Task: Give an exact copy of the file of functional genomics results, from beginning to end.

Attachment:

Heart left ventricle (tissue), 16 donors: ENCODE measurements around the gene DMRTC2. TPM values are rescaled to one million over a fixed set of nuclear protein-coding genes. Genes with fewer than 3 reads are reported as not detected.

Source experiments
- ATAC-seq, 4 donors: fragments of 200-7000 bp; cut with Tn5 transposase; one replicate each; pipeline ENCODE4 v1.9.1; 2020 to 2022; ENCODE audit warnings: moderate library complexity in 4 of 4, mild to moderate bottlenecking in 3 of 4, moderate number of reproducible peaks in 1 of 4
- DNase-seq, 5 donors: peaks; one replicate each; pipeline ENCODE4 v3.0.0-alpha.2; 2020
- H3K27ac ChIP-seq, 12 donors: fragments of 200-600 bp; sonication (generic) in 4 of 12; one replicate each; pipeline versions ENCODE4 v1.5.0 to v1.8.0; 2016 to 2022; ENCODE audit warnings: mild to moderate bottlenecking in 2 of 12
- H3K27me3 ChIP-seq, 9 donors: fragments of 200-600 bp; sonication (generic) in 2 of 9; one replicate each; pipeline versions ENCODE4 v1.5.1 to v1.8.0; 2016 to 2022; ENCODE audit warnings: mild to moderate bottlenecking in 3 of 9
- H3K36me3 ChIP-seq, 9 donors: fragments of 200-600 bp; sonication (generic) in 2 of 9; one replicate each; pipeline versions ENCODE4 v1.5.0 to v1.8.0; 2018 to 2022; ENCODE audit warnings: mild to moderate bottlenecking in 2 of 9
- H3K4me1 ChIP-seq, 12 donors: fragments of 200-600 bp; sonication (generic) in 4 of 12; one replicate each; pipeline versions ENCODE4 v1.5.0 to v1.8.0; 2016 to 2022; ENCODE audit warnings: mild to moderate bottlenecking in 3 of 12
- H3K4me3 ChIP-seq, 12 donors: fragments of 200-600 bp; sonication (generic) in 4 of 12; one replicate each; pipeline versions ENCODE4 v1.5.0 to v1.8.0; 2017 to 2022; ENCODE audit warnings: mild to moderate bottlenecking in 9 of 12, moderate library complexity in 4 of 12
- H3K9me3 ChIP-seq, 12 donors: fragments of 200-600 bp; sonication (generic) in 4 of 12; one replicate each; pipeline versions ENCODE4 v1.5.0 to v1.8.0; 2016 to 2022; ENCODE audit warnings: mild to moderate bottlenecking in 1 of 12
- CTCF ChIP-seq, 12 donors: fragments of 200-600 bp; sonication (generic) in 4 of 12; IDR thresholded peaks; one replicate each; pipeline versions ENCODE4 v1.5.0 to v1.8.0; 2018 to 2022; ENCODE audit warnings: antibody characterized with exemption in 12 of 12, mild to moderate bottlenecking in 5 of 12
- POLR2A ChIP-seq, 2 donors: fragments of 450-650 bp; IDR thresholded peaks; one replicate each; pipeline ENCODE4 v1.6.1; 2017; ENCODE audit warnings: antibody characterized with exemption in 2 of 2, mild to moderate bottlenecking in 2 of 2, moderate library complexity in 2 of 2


Heart left ventricle (tissue), 16 donors: ENCODE measurements around the gene DMRTC2. TPM values are rescaled to one million over a fixed set of nuclear protein-coding genes. Genes with fewer than 3 reads are reported as not detected.

Source experiments
- ATAC-seq, 4 donors: fragments of 200-7000 bp; cut with Tn5 transposase; one replicate each; pipeline ENCODE4 v1.9.1; 2020 to 2022; ENCODE audit warnings: moderate library complexity in 4 of 4, mild to moderate bottlenecking in 3 of 4, moderate number of reproducible peaks in 1 of 4
- DNase-seq, 5 donors: peaks; one replicate each; pipeline ENCODE4 v3.0.0-alpha.2; 2020
- H3K27ac ChIP-seq, 12 donors: fragments of 200-600 bp; sonication (generic) in 4 of 12; one replicate each; pipeline versions ENCODE4 v1.5.0 to v1.8.0; 2016 to 2022; ENCODE audit warnings: mild to moderate bottlenecking in 2 of 12
- H3K27me3 ChIP-seq, 9 donors: fragments of 200-600 bp; sonication (generic) in 2 of 9; one replicate each; pipeline versions ENCODE4 v1.5.1 to v1.8.0; 2016 to 2022; ENCODE audit warnings: mild to moderate bottlenecking in 3 of 9
- H3K36me3 ChIP-seq, 9 donors: fragments of 200-600 bp; sonication (generic) in 2 of 9; one replicate each; pipeline versions ENCODE4 v1.5.0 to v1.8.0; 2018 to 2022; ENCODE audit warnings: mild to moderate bottlenecking in 2 of 9
- H3K4me1 ChIP-seq, 12 donors: fragments of 200-600 bp; sonication (generic) in 4 of 12; one replicate each; pipeline versions ENCODE4 v1.5.0 to v1.8.0; 2016 to 2022; ENCODE audit warnings: mild to moderate bottlenecking in 3 of 12
- H3K4me3 ChIP-seq, 12 donors: fragments of 200-600 bp; sonication (generic) in 4 of 12; one replicate each; pipeline versions ENCODE4 v1.5.0 to v1.8.0; 2017 to 2022; ENCODE audit warnings: mild to moderate bottlenecking in 9 of 12, moderate library complexity in 4 of 12
- H3K9me3 ChIP-seq, 12 donors: fragments of 200-600 bp; sonication (generic) in 4 of 12; one replicate each; pipeline versions ENCODE4 v1.5.0 to v1.8.0; 2016 to 2022; ENCODE audit warnings: mild to moderate bottlenecking in 1 of 12
- CTCF ChIP-seq, 12 donors: fragments of 200-600 bp; sonication (generic) in 4 of 12; IDR thresholded peaks; one replicate each; pipeline versions ENCODE4 v1.5.0 to v1.8.0; 2018 to 2022; ENCODE audit warnings: antibody characterized with exemption in 12 of 12, mild to moderate bottlenecking in 5 of 12
- POLR2A ChIP-seq, 2 donors: fragments of 450-650 bp; IDR thresholded peaks; one replicate each; pipeline ENCODE4 v1.6.1; 2017; ENCODE audit warnings: antibody characterized with exemption in 2 of 2, mild to moderate bottlenecking in 2 of 2, moderate library complexity in 2 of 2